Before we headed off on a circumnavigation my wife and I decided that I would brush up on my French (54% in grade 12 in 1966) and she would learn some Spanish. She is Chinese so no background in European languages other than English and that learned as an adult. Worked out pretty well. Either my collection French nouns and verbs did the trick or if the person spoke English we switched. June got quite good at speaking Spanish but was lousy at understanding it. I remember one cab ride in Ecuador (or might have been Peru) where she was having a conversation with the driver and I translated what he said to her. Her Mandarin proved to be surprisingly useful. In every single place we went other than Pitcairn there were Chinese shopkeepers. When we needed local info she would talk to them. Often they were excited because the local Chinese communities were very small and it was a novelty for them to have someone new to talk to. This was the case from Pago Pago to a remote village in Lesotho.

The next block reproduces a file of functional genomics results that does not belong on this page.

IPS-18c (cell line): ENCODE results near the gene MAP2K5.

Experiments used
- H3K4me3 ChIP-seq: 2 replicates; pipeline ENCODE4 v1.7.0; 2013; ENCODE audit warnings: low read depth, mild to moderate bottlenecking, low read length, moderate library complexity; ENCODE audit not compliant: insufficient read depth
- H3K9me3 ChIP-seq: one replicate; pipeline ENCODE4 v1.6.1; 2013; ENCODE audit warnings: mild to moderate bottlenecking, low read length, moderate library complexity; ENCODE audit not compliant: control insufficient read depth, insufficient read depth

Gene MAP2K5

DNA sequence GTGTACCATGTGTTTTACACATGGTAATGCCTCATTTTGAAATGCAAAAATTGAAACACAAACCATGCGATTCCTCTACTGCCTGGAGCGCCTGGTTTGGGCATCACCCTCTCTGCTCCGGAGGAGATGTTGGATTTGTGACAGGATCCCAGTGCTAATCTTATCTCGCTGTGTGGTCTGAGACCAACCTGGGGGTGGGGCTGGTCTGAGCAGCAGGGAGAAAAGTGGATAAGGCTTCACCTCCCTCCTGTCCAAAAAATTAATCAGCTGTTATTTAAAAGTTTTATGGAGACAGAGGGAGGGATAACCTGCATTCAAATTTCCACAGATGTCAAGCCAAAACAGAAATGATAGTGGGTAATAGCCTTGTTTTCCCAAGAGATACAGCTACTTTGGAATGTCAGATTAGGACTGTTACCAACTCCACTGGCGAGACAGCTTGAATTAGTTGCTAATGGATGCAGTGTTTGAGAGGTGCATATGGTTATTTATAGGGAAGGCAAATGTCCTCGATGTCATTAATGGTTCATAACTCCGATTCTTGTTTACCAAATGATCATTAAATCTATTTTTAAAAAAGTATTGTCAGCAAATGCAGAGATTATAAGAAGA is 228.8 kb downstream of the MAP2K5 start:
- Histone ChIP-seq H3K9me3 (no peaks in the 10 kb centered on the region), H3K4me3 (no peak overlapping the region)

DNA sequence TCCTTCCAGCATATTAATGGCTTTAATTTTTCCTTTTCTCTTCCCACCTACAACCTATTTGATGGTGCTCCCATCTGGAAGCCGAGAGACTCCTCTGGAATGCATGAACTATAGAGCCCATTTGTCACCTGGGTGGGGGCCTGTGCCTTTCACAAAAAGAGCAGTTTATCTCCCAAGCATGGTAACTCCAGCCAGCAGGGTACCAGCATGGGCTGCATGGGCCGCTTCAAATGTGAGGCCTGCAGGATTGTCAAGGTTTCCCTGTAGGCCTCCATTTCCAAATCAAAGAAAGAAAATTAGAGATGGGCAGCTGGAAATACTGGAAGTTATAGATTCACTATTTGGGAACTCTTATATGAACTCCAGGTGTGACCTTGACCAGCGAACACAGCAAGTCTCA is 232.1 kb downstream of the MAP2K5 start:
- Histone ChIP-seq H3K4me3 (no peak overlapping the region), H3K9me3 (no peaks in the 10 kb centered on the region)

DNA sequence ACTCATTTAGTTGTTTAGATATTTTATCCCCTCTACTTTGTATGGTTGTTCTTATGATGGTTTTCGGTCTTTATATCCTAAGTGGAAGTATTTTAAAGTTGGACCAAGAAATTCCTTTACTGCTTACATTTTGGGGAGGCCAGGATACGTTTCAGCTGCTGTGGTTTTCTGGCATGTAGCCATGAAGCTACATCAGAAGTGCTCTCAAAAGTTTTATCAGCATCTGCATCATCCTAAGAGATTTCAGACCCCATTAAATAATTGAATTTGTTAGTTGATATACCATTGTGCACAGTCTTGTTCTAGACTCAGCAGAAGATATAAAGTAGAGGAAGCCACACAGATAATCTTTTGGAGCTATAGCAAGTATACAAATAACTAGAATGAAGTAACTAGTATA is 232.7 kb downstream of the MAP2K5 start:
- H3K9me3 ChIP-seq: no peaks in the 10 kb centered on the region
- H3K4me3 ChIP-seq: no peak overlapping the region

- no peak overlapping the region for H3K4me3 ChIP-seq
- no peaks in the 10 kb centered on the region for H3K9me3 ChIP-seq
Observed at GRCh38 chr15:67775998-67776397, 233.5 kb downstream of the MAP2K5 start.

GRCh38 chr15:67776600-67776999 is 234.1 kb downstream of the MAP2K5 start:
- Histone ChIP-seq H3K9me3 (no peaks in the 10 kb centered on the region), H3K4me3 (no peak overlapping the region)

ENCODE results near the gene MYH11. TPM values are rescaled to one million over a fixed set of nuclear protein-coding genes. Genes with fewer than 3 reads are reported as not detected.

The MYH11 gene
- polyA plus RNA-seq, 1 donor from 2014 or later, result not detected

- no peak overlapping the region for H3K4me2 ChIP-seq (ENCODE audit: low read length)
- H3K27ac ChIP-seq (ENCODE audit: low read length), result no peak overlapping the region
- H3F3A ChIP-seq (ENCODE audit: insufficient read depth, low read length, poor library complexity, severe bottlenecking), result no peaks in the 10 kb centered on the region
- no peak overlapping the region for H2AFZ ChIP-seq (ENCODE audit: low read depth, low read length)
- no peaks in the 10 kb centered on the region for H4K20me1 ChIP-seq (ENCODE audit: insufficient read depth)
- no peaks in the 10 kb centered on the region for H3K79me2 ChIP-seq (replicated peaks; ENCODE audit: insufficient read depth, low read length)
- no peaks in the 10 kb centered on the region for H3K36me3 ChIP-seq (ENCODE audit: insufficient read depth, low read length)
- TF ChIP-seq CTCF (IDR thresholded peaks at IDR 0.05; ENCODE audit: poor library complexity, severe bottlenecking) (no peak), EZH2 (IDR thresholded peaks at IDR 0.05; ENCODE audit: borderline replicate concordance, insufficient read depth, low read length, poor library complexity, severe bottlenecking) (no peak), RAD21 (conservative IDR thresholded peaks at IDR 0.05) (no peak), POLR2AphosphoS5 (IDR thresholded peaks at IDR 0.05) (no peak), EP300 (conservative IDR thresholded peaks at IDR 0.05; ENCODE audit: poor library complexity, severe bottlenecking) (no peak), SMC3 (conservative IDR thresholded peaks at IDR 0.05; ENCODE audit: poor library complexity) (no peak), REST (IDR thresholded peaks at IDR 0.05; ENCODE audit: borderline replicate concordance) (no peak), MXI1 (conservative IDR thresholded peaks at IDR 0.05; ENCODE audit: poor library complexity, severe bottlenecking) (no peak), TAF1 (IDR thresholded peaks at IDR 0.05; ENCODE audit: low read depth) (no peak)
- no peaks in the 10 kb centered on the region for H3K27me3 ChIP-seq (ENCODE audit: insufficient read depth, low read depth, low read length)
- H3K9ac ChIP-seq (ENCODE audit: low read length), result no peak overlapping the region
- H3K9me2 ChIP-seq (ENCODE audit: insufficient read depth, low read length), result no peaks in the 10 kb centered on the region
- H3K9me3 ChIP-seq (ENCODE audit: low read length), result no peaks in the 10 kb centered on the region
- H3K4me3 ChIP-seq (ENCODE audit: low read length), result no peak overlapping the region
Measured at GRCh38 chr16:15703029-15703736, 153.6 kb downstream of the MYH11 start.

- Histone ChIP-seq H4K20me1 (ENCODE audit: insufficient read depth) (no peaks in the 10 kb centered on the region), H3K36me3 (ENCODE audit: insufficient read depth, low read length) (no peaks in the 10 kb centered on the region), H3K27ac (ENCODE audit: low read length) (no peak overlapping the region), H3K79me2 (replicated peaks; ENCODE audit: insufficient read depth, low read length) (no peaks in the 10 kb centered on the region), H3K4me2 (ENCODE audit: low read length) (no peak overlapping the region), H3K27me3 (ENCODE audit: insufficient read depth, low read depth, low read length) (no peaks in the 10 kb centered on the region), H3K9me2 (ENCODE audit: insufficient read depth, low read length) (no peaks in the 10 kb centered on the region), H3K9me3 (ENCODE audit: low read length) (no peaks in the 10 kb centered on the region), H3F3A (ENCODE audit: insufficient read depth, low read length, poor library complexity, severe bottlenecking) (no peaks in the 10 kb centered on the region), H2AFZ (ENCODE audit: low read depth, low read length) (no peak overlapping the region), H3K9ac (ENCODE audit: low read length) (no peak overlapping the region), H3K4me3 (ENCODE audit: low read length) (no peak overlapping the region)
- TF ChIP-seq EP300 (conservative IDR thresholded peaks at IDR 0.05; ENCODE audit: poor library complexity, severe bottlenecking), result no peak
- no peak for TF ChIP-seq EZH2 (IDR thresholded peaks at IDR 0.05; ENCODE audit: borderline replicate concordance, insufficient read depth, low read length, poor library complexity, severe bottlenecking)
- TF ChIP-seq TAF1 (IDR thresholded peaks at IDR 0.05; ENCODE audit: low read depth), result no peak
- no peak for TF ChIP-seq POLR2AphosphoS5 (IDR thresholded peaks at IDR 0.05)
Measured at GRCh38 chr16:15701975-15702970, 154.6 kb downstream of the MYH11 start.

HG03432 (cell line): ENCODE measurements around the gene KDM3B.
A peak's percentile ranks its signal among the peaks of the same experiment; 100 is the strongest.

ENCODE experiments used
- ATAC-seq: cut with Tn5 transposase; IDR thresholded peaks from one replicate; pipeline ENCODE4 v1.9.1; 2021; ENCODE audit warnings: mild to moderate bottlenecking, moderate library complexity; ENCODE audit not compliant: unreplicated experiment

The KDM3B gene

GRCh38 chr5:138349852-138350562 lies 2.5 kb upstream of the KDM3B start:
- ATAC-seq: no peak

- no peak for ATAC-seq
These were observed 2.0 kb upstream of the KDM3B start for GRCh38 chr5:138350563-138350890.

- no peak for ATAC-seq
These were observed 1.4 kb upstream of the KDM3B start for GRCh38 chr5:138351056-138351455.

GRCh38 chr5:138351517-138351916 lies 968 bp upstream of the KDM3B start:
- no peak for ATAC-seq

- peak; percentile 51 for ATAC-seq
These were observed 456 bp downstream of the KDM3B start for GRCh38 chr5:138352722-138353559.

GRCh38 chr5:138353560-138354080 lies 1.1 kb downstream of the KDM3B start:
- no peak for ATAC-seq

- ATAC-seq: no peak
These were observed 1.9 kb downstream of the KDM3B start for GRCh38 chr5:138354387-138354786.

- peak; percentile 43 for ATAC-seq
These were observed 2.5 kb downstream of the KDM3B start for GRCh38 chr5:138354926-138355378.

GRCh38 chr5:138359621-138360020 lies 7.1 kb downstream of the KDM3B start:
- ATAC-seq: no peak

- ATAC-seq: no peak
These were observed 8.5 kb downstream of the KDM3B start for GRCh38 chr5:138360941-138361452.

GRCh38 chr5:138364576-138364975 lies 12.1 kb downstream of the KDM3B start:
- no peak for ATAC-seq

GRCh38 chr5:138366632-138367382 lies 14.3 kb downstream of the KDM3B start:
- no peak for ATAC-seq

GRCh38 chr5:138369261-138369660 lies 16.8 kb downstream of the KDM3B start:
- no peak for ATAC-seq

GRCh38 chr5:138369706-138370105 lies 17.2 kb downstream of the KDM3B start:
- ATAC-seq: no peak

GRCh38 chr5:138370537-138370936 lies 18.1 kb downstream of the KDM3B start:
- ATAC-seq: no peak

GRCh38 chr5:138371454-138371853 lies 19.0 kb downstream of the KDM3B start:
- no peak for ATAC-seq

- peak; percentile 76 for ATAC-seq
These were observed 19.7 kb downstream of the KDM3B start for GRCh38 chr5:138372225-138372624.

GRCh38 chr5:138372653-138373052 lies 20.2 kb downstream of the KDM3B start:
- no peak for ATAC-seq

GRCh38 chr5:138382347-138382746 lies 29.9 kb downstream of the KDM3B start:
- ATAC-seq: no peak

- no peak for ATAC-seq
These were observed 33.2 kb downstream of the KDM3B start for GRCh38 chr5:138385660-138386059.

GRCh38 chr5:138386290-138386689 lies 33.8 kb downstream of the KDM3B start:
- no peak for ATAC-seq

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Old 08-07-2021, 04:23   #11
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Re: Language Skills while voyaging

Quote:
Originally Posted by GordMay View Post
Creole is not a very precise term, for describing a language.

For instance; Creole languages include varieties that are based on French, such as Haitian Creole, Louisiana Creole, and Mauritian Creole;
English, such as Gullah (on the Sea Islands of the southeastern United States), Jamaican Creole, Guyanese Creole, and Hawaiian Creole;
and Portuguese, such as Papiamentu (in Aruba, Bonaire, and Curaçao) and Cape Verdean;
and some have bases in multiple European languages, such as two creoles found in Suriname, Saramacca (based on English and heavily influenced by Portuguese)
and Sranan (based on English and heavily influenced by Dutch). Papiamentu is thought to have also been heavily influenced by Spanish.

List of creole languages ➥ https://en.wikipedia.org/wiki/List_of_creole_languages